The financial year of a deposit-taking microfinance business shall be the period of twelve months ending on the 31st December in each year.
(1) An institution shall appoint, annually, an
auditor qualified under Companies Act and approved by the Central Bank.
(2) No institution shall remove or change its external auditor except with the prior approval of the Central Bank.
(4) The Central Bank and institutions may, in the ordinary course of business, in such manner as the Minister may by regulations prescribe, exchange information for the proper discharge of their functions.
(5) Regulations under sub-section (4) may provide for the establishment and operation of credit reference bureaus, for the purpose of collecting prescribed credit information on clients of institutions and disseminating the information amongst institutions for use in the ordinary course of business, subject to such conditions as may be prescribed.
(1) The Central Bank may intervene in the affairs of an institution in the following circumstances -
(a) where the institution has contravened the
provisions of this Act or conditions upon
which the license was granted;
(b) where the business is being conducted in a manner detrimental to the interests of the depositors or creditors;
(c) where the institution has failed to
maintain the minimum core capital;
(d) where the institution has insufficient
assets to cover its liabilities.
(1)Where an institution becomes insolvent, the Central Bank may appoint the Deposit Protection Fund Board established under the Banking Act, to be a liquidator of the institution; and the appointment shall have the same effect as the appointment of a liquidator by the High Court under the provisions of the Companies Act.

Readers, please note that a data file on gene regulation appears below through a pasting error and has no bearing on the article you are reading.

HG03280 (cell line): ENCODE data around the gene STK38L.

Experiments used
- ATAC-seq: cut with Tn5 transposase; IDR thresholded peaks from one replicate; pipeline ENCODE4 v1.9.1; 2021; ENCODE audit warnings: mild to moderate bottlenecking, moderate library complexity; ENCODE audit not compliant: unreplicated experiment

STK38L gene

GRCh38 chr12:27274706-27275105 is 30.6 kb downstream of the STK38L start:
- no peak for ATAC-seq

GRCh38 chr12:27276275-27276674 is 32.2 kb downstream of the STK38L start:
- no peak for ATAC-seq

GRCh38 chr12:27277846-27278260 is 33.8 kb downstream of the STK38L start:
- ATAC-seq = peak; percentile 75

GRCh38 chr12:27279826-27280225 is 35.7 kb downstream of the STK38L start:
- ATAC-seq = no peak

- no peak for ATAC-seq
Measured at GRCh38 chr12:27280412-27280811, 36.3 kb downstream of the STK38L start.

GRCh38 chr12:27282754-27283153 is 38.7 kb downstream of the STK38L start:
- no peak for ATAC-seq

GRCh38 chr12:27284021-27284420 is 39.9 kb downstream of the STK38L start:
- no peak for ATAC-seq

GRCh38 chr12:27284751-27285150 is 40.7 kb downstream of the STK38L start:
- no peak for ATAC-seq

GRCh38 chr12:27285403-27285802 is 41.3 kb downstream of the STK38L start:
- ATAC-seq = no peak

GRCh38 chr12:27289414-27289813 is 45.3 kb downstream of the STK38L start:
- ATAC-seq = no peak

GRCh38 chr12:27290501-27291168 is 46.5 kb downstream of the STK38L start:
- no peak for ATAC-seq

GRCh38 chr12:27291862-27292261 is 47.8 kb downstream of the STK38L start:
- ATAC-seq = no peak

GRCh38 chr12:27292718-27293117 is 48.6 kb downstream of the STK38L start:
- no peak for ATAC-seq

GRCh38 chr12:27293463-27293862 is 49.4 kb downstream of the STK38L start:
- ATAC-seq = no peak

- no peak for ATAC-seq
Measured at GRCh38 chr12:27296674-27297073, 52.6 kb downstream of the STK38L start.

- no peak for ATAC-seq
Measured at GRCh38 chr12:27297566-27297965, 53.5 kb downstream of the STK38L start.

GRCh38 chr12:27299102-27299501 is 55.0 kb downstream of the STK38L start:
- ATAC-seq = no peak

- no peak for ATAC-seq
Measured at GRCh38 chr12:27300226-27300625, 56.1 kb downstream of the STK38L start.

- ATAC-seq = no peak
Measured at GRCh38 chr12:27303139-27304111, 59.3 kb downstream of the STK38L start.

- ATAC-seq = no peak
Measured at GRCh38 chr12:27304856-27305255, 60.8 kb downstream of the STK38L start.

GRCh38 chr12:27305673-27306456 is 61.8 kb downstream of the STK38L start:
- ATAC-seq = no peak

(1) All institutions shall contribute to the Deposit Protection Fund established under the Banking Act.
(1) The Deposit Protection Fund Board shall,
by order in the Kenya Gazette, determine the amount of balance to be maintained by a customer of an institution, as a protected deposit.
No person shall use the word “deposit-taking microfinance business” or any of its derivatives or any other words indicating the transaction of deposit-taking microfinance business or the equivalent, in the name, description or title under which it transacts business in Kenya or make any representation that the person transacts deposit-taking microfinance business unless such person is licensed under this Act.
A person who contravenes any provisions of this Act commits an offence and is liable on conviction to a fine not exceeding one million shillings or to imprisonment for a term not exceeding three years or to both.
(1)The Central Bank may, with the approval of the Minister, make regulations prescribing anything which under this Act may be prescribed by the Central Bank;
(2) Subject to this Act, the Minister may, on the recommendation of the Central Bank, make regulations generally for the better carrying out of the provisions of this Act.
Regulations to include the following: